Defected Virtual Festivals have led the way in virtual events with state-of-the-art production and interactivity. The festivals also helped to boost brand awareness by 8.1 points with video ads rolling before and after the event.
While Covid-19 restrictions have forced Irish jewellery brand Chupi to temporarily close its Dublin store, founder Chupi Sweetman is determined the brand won’t lose its personal touch.
The business has shifted online, and, while it is currently unable to make custom designs, it has created digital tools to make that experience more human.
This includes consultations via WhatApp, which includes an online “engagement ring finder”, allowing customers to select a series of traits through an algorithm that will recommend the right ring, and a “Digital ring sizer”.
These tools are supported by a focused Facebook content strategy that aims to keep customers engaged. Posts focus on highlighting the brand is still operating and has delivery options, to offer advice and information on buying and choosing the right piece and inspiring messages of happiness and hope.
Meanwhile, Sweetman is also sending gifts to heroes in the local community that have gone above and beyond to help others during the crisis.
Responding to the need to keep frontline healthcare staff nourished and energised, Czech cereal brand Mix.It is donating thousands of boxes of muesli and cereal bars to hospitals.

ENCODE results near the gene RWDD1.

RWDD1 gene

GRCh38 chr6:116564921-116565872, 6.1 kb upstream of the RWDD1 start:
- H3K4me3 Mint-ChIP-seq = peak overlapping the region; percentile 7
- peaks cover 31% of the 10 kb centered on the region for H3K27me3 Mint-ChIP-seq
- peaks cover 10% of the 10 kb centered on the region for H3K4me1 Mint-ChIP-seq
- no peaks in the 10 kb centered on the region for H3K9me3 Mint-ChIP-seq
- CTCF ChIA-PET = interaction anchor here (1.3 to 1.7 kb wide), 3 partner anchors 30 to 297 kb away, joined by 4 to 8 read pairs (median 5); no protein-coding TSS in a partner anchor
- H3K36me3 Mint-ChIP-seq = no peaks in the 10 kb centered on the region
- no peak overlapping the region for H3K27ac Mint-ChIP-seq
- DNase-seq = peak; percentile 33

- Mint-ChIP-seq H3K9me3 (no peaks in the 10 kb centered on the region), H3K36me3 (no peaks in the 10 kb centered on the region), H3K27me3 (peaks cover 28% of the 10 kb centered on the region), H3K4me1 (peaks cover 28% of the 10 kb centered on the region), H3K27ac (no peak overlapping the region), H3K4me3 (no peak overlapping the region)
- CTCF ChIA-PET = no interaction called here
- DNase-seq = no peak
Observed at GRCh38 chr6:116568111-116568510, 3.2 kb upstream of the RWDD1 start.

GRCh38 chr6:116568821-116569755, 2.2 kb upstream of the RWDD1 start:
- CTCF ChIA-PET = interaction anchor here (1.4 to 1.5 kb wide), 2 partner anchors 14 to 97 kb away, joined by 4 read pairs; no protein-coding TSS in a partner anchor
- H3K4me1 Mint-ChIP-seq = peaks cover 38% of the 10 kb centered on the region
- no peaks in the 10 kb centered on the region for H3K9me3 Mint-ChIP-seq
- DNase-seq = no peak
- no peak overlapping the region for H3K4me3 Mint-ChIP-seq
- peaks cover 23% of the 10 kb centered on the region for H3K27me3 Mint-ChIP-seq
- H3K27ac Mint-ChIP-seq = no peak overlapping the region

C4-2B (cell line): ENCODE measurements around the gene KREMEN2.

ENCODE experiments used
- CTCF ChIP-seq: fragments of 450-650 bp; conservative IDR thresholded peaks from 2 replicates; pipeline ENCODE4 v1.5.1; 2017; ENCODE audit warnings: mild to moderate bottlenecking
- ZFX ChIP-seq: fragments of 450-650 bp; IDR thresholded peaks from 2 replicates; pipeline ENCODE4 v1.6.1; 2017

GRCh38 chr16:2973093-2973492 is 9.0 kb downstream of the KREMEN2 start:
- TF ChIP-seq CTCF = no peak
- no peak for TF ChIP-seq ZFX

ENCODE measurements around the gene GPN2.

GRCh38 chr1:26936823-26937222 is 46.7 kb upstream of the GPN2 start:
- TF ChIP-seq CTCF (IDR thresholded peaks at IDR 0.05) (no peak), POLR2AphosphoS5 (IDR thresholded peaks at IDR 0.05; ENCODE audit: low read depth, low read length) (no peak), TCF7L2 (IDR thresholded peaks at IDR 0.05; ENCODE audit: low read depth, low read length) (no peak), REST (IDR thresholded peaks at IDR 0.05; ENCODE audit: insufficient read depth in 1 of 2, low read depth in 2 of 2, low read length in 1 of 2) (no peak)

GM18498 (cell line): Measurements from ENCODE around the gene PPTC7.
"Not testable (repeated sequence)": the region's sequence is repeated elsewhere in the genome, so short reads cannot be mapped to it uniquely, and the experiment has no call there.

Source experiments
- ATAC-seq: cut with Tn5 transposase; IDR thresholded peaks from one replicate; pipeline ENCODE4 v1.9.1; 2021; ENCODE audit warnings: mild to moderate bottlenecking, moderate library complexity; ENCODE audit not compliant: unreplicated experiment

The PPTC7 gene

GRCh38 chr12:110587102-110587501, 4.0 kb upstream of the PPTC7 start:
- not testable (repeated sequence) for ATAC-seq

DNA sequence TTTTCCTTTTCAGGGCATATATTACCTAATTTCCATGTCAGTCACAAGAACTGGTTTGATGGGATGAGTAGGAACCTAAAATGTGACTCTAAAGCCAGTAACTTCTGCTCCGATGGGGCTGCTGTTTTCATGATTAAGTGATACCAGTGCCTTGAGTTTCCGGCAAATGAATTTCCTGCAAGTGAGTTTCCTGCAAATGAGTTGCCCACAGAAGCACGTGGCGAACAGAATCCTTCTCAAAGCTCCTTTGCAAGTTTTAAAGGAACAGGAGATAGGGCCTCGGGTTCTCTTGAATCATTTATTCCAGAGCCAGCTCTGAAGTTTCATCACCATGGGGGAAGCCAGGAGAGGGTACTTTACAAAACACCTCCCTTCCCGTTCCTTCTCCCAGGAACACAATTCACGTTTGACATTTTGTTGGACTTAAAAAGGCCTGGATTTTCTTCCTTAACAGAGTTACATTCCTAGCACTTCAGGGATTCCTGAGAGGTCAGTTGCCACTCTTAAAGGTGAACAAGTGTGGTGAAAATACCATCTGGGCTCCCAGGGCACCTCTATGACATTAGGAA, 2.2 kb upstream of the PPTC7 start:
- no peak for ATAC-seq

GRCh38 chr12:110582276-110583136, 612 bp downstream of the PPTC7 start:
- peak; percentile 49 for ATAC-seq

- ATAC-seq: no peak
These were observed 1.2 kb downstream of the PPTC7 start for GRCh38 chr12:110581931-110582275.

Mobilising its community of customers and fans through social channels, including Facebook, the brand offered to donate a product to local hospitals for every one of its products sold. By late March, more than 7,200 muesli bars had been delivered.
A much-loved brand in the Czech Republic, Mix.It allows customers to mix their own muesli ingredients using a simple online tool. They can also customise the eco-friendly cardboard packaging.
Founded in 2010, Mix.It has expanded into Slovakia, Poland and Hungary and has planned to move into more countries this year. Its range also includes ready-made products such as healthy bars, nutritional drinks, nut spreads and jams.
La Fromagerie Chosson
When France implemented strict lockdown measures on March 17, cheesemonger Jérémie Chosson was quick to see the potential for specialist shops to collaborate as panic sent shoppers heading for the supermarkets.
Chosson, who owns Fromagerie Chosson in Poitiers, Western France, was allowed to keep trading, after being deemed essential. Many other local retailers, however, were forced to close, so Chosson offered to act as a relay point to allow them to keep selling.
Using Facebook to spread the word to his followers and the wider community, Chosson co-ordinates orders and delivery. Customers can use local delivery app La Poit’ à Vélo.
Chosson regularly uses Facebook to update customers on products, changing opening hours and other products he has available from other local retailers.
While the first ten days of lockdown were tough for smaller, specialist shops, customers have returned thanks to Chosson’s delivery scheme.
Average basket sizes are now larger, too, which Chosson believes is down to people taking pleasure in good food while restaurants are closed.